First, Democrats dont really have an answer to the economic anxieties of the middle class. They dont quite know how to deal with the complicated mix of optimism and anxiety that characterizes even the upper-middle class in todays economy. They know that the old language of economic security from risk doesnt stand up against the slogans of opportunity and ownership that the right offers, even though those youre-on-youre-own policies make matters worse. There is a healthy debate going on in liberal intellectual circles about this. The best answer so far can be found in Jacob Hackers new book, The Great Risk Shift, in which he proposes that we think of security as the basis for economic opportunity. However, this idea doesnt yet seem to have entered the consciousness of the political class.

Second, health carewhich is at the center of these anxietiesstill makes Democrats too skittish to take advantage of the opportunity. In one sense, this is a moment comparable to 1991, when the election of Harris Wofford to the Senate on a platform of universal health care put the issue back on the agenda. But there are too many different things going on right now. Some liberals see the success of state bills to force Wal-Mart to provide coverage as a chance to revive employer mandates; others return to the orthodoxy and efficiency of a single-payer system; and yet others acknowledge that the employer-based system is dead while single-payer is politically unsalable, and instead advocate a complex system that preserves a role for competition among private insurers, with heavy public subsidies. Unlike Iraq, on health care there must be some internal consensus. The sooner that Democrats can coalesce around the rough outlines of a health-care plan that they can all live withas opposed to their idealthe more likely it is that they will make progress on an issue that will ultimately require support from business and at least a few Republicans.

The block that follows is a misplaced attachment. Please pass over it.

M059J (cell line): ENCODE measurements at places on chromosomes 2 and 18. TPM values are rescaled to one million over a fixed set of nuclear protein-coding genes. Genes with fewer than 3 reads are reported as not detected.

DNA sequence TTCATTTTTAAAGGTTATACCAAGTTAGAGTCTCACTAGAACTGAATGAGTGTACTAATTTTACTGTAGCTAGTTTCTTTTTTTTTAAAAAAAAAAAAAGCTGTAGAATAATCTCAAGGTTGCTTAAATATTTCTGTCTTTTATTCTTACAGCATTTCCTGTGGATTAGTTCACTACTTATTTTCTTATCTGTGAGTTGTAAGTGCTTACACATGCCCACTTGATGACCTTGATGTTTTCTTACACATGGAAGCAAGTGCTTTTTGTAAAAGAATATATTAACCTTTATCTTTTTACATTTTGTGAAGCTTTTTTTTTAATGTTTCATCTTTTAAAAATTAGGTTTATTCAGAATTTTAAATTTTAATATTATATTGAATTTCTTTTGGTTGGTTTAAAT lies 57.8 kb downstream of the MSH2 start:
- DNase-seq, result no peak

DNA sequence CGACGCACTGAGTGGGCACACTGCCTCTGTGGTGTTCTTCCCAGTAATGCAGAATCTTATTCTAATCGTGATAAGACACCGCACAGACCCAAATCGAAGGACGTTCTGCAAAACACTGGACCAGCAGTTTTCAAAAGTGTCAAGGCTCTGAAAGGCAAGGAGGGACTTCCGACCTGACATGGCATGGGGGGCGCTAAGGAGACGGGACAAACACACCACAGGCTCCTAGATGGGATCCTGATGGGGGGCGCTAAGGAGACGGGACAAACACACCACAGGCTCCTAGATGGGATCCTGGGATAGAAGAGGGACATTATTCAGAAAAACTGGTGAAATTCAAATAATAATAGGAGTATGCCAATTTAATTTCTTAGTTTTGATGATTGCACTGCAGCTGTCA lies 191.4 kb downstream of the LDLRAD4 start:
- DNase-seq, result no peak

Finally, Democrats need to set the agenda on taxes and the budget. Taxes are going to go up; everyone knows that. Republicans can no longer frame the debate as simply tax-cutters v. tax-raisers. The tax revolt that began in the 1970s is over. Pre-election polls showed that Democrats had a significant advantage on the issue of taxes.

But unless the Democrats step forward and take responsibility for the urgency of the long-term budget crisisthe fact that at current revenue levels, government will soon have no money at all for anything other than Social Security, Medicare, Medicaid, defense, and interest on the debtthey will be reduced to painful, piecemeal revenue enhancements in tiny, awkward steps year after year. The promise of a government that can provide the kind of economic security that helps individuals embrace the dynamic economy will slip further and further away, as each year we struggle just to pay for the Republican debts and avoid economic collapse. Over the next two years, Democrats must set the stage for a total overhaul of our tax system in 2009. Unlike the tax reform of 1986, it cannot be revenue-neutral; indeed, the guiding principle must be to raise enough money to finance the things that we have already agreed we want government to provide, and those we might want in the future. Everything will have to be on the tableincome taxes, payroll taxes, new taxes on consumption and energy usein order to make the system fairer to the middle class and better for economic growth even as it collects more revenue.

It would be better for the country if we could undertake this overhaul tomorrow, but it will have to wait for a different president. That gives Democrats two years to set the stage for what will be, if it happens, a true revolution, in the best sense of the word.

Mark Schmitt

Mark Schmitt, a frequent contributor to these pages, is director of the program on political reform at New America and a columnist for the New Republic.